Advanced and In-Depth Persistent Defence

René Pfeiffer/ March 26, 2018/ Discussion, Security Intelligence

Two-dimensional space depicted in three-dimensional spacetime.The attribution problem in digital attacks is one of these problems that get solved over and over again. Of course, there are forensics methods, analysis of code samples, false flags, mistakes, and plenty of information to get things wrong. This is nothing new. Covering tracks is being done for thousands of years. Why should the digital world be any different? Attribution policy tactics, APT, is part of the arsenal and thus part of the threats you are facing. It has less impact though, because it is only of interest when your defence is breached – and this means you have something else to worry about.

Attribution is not useful for defending against threats. While you can use to to „hack back“, this will most probably not help you at all. The main problem with attribution is, that it is not your first priority. The Internet is not the ocean, and your servers aren’t line ships that exchange broadsides. So you should be a lot more worried about intrusion detection and prevention. IDS/IPS have been around for some time. It’s the best place to start for improving your defence. Switch the radar on, tune in to reduce the noise, observe, and learn. Attacks won’t come through walls. Adversaries usually use open doors. Just as in physics, interactions are the key. That’s what you should focus on.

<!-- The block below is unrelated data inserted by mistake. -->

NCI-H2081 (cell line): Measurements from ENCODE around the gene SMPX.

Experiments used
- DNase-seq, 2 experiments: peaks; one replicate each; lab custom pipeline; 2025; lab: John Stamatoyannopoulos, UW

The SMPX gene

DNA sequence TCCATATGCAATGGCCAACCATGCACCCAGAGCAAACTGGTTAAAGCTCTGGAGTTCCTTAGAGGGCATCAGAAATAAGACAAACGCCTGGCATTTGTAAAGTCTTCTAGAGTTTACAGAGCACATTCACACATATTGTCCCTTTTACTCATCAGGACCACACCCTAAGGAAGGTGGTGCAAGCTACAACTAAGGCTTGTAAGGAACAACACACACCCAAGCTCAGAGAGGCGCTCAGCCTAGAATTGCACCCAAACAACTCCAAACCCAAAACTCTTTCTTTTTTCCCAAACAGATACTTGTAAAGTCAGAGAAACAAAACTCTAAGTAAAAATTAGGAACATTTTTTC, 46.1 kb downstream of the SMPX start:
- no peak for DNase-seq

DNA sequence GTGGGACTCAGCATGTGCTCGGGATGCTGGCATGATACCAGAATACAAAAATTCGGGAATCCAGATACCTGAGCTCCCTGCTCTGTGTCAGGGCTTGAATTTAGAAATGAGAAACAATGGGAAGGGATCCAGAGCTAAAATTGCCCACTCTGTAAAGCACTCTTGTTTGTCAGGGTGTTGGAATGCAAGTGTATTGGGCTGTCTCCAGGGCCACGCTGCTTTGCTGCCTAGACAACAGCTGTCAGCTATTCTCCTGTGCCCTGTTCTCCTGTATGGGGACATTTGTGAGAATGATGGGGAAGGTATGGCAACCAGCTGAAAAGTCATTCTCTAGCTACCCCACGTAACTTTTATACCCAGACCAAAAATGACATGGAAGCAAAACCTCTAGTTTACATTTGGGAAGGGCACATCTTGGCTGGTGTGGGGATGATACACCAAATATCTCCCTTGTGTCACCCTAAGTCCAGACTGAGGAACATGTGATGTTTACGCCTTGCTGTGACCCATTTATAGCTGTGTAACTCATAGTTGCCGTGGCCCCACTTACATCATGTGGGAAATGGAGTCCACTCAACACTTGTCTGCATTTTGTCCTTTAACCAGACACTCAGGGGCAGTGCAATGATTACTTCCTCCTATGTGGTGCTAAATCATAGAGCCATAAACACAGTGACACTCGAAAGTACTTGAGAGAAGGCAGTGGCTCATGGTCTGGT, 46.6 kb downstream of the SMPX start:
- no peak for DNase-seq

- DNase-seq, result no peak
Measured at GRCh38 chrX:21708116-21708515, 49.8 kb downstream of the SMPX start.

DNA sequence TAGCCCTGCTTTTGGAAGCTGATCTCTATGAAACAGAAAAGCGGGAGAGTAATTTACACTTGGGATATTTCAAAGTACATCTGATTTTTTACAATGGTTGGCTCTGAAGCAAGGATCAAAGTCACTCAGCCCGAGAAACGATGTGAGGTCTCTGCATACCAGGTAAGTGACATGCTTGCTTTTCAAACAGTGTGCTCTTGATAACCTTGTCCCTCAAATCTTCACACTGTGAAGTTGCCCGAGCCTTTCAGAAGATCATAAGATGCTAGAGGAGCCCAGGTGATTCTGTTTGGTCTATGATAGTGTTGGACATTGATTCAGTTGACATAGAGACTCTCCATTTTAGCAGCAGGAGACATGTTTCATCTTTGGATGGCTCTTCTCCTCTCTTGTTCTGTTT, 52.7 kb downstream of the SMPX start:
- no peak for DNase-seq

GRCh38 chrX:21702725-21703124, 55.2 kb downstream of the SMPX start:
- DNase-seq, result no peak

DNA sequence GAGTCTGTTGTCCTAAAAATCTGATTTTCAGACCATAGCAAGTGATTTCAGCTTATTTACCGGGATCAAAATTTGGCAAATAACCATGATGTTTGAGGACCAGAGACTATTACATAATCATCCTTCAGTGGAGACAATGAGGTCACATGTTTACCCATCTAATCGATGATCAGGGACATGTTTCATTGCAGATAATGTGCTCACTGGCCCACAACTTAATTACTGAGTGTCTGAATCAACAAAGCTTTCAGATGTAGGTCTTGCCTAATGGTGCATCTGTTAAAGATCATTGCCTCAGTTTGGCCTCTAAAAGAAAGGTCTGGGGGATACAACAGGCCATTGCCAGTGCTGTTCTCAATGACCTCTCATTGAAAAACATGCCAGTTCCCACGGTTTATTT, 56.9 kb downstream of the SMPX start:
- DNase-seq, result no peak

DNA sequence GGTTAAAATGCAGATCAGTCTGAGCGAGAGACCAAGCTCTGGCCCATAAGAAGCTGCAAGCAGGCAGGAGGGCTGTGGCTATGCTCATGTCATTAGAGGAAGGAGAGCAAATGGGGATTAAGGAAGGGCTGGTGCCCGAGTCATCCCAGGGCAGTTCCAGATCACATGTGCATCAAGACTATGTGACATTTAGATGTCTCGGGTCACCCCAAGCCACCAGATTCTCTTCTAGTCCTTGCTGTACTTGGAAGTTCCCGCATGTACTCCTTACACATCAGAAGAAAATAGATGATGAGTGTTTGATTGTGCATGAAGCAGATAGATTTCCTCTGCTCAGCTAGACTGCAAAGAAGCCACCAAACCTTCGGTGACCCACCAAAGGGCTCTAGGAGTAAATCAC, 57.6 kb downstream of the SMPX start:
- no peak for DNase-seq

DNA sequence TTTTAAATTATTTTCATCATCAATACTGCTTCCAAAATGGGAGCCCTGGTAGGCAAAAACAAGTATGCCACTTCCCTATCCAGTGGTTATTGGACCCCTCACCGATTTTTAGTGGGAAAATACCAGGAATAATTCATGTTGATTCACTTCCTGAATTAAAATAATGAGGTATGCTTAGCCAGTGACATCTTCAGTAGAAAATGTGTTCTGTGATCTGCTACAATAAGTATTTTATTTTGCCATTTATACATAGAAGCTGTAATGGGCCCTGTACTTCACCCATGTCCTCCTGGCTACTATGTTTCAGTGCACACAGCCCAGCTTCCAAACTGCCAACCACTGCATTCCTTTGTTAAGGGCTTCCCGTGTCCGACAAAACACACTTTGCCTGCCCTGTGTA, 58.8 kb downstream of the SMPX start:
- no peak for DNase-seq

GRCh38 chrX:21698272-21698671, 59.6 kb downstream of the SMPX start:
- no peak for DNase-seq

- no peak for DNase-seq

Speaking on interactions: DeepINTEL 2018 will focus on sophisticated threats, how they work, what traces these incidents leave, how defence can match well-prepared attacks, and what you can do in order to not get distracted. The call for papers is still open. Let us hear your thoughts.

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About René Pfeiffer

System administrator, lecturer, hacker, security consultant, technical writer and DeepSec organisation team member. Has done some particle physics, too. Prefers encrypted messages for the sake of admiring the mathematical algorithms at work.